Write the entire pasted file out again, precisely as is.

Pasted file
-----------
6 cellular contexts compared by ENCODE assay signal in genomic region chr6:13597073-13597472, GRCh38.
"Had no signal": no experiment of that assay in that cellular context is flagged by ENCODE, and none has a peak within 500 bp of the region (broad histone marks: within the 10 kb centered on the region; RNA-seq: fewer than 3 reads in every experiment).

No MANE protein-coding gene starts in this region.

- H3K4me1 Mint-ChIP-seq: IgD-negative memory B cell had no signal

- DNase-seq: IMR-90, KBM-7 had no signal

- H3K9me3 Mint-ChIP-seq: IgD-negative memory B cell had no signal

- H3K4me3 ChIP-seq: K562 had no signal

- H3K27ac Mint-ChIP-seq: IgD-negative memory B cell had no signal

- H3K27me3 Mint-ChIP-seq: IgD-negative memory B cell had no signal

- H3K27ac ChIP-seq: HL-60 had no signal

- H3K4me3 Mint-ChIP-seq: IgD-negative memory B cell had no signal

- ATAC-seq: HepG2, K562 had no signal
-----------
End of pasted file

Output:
6 cellular contexts compared by ENCODE assay signal in genomic region chr6:13597073-13597472, GRCh38.
"Had no signal": no experiment of that assay in that cellular context is flagged by ENCODE, and none has a peak within 500 bp of the region (broad histone marks: within the 10 kb centered on the region; RNA-seq: fewer than 3 reads in every experiment).

No MANE protein-coding gene starts in this region.

- H3K4me1 Mint-ChIP-seq: IgD-negative memory B cell had no signal

- DNase-seq: IMR-90, KBM-7 had no signal

- H3K9me3 Mint-ChIP-seq: IgD-negative memory B cell had no signal

- H3K4me3 ChIP-seq: K562 had no signal

- H3K27ac Mint-ChIP-seq: IgD-negative memory B cell had no signal

- H3K27me3 Mint-ChIP-seq: IgD-negative memory B cell had no signal

- H3K27ac ChIP-seq: HL-60 had no signal

- H3K4me3 Mint-ChIP-seq: IgD-negative memory B cell had no signal

- ATAC-seq: HepG2, K562 had no signal